OUSD > Urban Dreams > Language Arts > Extended Literature > Grade 11 > Twain


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The setting of this novel is again the world that Sam Clemens grew up in, although now MT calls the village Dawson's Landing, and has moved it several hundred miles down the Mississippi River. The book was originally published in America, on 28 November 1894, as The Tragedy of Pudd'nhead Wilson and the Comedy of Those Extraordinary Twins. It began as a farce about Siamese twins -- two different temperaments inseparably linked in one body -- and wound up becoming an irony about two babies -- one slave, one free -- switched in their cradles. It was never very popular with MT's contemporaries, but as his most direct, sustained treatment of slavery it has attracted considerable attention in our time; there is as yet, however, no agreement about what it's saying. More...

http://etext.lib.virginia.edu/railton/wilson/pwhompg.html (Mark Twain in His Times)

Websites about Puddin' Head Wilson

Author Biography:

Born in Florida, Missouri, Clemens moved with his family to Hannibal, Missouri, a port on the Mississippi River, when he was four years old. In 1851 he began setting type for and contributing sketches to his brother Orion's Hannibal Journal. Later, Clemens was a steamboat pilot on the Mississippi River until the American Civil War (1861-1865). In 1862 he became a reporter on the Territorial Enterprise in Virginia City, Nevada, and in 1863 he began signing his articles with the pseudonym Mark Twain, a Mississippi River phrase meaning "two fathoms deep." In 1865 Twain published "The Celebrated Jumping Frog of Calaveras County" and within months the author and the story had become national sensations.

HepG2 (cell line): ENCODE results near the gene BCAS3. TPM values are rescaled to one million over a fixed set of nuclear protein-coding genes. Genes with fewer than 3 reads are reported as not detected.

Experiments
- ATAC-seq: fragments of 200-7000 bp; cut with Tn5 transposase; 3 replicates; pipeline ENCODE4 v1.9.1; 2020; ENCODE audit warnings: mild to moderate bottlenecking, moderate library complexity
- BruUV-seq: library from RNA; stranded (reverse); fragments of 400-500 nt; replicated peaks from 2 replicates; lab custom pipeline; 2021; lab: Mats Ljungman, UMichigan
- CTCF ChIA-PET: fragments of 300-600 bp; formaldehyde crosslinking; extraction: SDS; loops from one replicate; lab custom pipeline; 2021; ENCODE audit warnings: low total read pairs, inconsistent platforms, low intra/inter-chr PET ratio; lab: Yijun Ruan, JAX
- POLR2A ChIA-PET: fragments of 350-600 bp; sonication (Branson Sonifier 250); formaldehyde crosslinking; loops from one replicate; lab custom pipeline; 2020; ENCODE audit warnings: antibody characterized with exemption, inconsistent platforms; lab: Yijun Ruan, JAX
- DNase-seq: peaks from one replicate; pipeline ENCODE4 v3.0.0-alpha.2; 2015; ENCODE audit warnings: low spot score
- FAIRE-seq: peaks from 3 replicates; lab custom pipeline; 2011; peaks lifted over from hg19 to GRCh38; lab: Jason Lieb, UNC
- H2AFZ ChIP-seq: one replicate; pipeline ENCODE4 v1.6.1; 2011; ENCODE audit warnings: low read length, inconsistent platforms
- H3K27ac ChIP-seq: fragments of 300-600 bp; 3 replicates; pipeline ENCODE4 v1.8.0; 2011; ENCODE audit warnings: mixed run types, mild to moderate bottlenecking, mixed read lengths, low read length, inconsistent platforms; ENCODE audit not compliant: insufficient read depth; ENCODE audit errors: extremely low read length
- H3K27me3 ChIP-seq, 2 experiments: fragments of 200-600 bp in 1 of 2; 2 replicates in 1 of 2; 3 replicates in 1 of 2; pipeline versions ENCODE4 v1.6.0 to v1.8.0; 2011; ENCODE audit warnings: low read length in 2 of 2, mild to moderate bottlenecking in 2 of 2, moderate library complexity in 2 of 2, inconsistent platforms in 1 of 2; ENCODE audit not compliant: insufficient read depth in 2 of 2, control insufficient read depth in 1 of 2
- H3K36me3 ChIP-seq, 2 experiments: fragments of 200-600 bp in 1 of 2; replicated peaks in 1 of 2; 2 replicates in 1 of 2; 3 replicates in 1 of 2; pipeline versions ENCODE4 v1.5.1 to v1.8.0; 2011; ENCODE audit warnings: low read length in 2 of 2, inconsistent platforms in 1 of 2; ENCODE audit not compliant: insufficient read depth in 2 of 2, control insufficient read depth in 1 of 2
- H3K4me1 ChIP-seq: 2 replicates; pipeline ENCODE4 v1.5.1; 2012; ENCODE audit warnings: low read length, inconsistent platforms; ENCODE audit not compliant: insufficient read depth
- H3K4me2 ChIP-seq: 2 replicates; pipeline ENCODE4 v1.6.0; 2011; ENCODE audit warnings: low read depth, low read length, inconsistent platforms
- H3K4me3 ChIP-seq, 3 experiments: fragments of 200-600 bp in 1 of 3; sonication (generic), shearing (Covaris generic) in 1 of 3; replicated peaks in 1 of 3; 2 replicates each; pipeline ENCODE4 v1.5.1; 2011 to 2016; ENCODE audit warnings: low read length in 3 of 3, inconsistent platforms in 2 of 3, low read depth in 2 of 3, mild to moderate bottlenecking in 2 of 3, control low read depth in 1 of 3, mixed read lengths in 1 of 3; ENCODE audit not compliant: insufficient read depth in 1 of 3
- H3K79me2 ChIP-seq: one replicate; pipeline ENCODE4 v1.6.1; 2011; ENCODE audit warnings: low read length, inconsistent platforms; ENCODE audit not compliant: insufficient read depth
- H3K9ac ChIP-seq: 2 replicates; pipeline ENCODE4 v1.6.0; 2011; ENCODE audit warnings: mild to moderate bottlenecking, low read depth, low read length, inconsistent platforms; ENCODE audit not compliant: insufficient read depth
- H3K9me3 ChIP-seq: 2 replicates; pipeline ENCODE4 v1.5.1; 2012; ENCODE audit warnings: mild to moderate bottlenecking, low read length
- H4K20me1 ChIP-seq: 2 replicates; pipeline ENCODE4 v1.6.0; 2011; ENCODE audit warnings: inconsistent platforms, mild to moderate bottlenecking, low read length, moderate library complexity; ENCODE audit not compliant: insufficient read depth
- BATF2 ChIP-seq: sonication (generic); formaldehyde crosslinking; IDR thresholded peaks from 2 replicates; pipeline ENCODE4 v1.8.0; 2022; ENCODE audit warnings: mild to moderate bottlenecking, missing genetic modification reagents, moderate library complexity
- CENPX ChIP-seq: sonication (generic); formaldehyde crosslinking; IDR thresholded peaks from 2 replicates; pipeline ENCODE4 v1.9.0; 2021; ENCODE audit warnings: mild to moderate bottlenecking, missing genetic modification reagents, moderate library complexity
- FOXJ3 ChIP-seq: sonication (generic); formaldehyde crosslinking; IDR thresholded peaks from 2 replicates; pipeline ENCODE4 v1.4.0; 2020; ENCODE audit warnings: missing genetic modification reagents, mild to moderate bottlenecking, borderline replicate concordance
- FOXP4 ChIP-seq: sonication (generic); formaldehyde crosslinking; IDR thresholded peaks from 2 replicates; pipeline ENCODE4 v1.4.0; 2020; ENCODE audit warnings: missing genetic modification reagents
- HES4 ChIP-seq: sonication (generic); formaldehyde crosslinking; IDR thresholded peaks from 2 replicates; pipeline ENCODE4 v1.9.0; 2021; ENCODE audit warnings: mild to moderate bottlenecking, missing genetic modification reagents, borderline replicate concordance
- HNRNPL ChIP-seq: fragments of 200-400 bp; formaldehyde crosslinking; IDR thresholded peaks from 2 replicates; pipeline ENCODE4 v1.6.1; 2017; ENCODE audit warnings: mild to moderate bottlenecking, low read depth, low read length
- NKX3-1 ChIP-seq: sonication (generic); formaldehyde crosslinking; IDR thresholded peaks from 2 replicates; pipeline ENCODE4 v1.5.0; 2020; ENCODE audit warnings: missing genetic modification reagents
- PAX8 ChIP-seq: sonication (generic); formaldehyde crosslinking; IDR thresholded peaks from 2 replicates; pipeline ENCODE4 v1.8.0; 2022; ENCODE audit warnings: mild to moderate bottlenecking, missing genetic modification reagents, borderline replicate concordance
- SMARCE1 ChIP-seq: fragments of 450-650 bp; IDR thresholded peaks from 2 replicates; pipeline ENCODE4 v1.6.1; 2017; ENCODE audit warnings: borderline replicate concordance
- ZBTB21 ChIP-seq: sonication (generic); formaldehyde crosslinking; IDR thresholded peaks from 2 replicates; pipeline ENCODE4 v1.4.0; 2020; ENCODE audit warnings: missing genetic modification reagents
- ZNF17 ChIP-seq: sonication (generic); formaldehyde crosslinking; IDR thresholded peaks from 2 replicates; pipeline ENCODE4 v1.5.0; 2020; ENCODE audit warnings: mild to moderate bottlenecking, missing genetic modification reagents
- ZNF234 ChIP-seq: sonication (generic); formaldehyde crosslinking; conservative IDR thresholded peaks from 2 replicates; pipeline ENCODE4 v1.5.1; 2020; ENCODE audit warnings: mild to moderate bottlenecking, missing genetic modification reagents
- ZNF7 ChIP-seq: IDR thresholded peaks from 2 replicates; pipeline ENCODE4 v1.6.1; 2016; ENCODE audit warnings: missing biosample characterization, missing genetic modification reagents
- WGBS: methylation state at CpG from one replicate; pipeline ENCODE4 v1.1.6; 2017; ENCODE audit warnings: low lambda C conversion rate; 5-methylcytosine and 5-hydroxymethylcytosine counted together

Much of Twain's best work was written in the 1870s and 1880s. The Adventures of Tom Sawyer (1876) celebrates boyhood in a town on the Mississippi River; The Prince and the Pauper (1882), a children's book, focuses on switched identities in Tudor England; and A Connecticut Yankee in King Arthur's Court (1889) satirizes oppression in feudal England (see Feudalism). One of Twain's most significant works of the 1890s and 1900s is Pudd'nhead Wilson (1894), a novel set in the South before the Civil War that criticizes racism by focusing on mistaken racial identities. More...

http://www.hannibal-missouri.com/Twain.html (Garth Woodside Mansion)

Websites about Mark Twain

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